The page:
A change of plans

I had some plans lined up for yesterday morning while L. was at preschool. Nothing really major or earth-shattering, but still…plans. And I was looking forward to them.

Chad had offered to pick L. up at school in the very likely chance that my plans overflowed beyond pick-up time. I was all set. I had even decided to pick up a yummy Mocha Coconut Frappuccino to kick off my grand morning.

But then, at 8:22 a.m., I received an email informing me that the plans were off. They just weren’t going to happen. We’d have to reschedule.

I was fine. I mean, I could still enjoy a frappuccino, right? And I did have a bunch of errands that I needed to run. And yes, rescheduling would work. It would be okay.

But if I’m honest with you, I have to admit that I don’t really like when my plans get changed. Especially at the last minute.

Maybe it’s because I’m a control freak diligent about scheduling things. Perhaps I just [strongly] prefer order to uncertainty. Or maybe it’s because a part of me thinks life is all about me and I get miffed when the world dares to mess with my established plans.


I enjoyed my coffee. I ran my errands. I headed back to preschool to pick up L. and head home for lunch. But as I was buckling L.’s seatbelt in the preschool parking lot, I heard a friend who was parked nearby exclaim, “Oh no, this never happens!”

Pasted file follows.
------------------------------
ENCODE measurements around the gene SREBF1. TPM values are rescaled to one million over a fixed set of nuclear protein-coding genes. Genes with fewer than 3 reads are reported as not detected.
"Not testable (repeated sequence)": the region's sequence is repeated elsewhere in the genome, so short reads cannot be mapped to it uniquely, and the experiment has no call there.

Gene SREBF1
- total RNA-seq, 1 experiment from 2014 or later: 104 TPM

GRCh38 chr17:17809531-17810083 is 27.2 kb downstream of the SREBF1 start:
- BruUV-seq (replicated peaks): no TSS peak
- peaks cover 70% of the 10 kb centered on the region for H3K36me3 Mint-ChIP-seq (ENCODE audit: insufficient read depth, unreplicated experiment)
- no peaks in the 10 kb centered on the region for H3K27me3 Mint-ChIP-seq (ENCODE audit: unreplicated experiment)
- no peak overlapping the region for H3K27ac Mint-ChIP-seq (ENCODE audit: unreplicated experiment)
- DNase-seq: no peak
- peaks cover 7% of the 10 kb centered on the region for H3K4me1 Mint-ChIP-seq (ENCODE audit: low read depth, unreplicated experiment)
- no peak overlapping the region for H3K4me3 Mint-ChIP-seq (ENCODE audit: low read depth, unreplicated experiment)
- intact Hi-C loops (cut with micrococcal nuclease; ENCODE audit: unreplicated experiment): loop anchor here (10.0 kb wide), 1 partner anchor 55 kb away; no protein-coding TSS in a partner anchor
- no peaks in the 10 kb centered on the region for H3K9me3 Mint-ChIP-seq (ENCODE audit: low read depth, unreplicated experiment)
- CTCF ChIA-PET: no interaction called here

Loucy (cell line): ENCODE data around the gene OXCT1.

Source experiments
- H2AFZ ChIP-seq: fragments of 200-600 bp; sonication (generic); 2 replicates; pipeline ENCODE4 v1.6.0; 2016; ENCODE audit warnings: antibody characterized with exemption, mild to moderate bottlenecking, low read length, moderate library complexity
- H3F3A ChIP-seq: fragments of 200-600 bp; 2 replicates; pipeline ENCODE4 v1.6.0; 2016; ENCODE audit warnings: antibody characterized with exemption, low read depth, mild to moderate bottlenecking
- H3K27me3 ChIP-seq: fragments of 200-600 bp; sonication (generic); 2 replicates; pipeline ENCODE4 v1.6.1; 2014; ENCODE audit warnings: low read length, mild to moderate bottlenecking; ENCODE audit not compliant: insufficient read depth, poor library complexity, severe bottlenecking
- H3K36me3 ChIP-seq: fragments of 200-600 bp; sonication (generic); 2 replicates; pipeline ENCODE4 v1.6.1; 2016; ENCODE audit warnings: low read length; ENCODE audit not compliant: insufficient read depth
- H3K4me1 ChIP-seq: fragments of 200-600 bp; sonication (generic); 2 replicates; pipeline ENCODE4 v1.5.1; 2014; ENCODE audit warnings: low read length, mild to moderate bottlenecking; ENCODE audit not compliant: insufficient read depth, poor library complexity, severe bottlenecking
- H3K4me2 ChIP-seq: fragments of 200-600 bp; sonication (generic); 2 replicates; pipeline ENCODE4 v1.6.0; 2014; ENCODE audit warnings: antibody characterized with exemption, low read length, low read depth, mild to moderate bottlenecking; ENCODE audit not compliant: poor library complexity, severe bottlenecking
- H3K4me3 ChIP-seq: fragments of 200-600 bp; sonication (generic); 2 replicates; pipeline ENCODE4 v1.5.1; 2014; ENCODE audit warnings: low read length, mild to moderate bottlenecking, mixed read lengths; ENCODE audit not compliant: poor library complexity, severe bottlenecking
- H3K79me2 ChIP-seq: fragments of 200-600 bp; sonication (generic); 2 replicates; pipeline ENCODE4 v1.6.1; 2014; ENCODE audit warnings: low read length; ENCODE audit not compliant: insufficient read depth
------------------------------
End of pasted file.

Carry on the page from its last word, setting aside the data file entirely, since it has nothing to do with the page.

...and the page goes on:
It turns out, she was locked out of her car. Along with her son, her daughter, and her daughter’s friend. Her purse and keys taunted her from just inside the door, but it was no good. Every door was locked.

After a quick phone call to determine that her husband couldn’t come rescue her for a while, we decided to pack everyone into our car. I’d gladly drive them home — or anywhere else they needed to go. L. just happens to have a crush on my friend’s little girl, and I was happy for some time to chat with a friend.

As we got everyone settled in, my friend said, “You know what I love? I love a change of plans!” She told me that when something unexpected happens or when someone just drops by, or things seem to go wrong, she loves it. She looks forward to what will come of it.

I confessed that I usually don’t like a change of plans. I tend to get stressed out or frazzled when things don’t go the way they’re “supposed” to go.

Of course, I didn’t mind at all changing our meager lunch plans to drive them where they needed to go. But if it had been me who got locked out of the car? I wouldn’t have been nearly as gracious and pleasant as she was. I wouldn’t have been anticipating a delightful turn of events. I might have even been grouchy.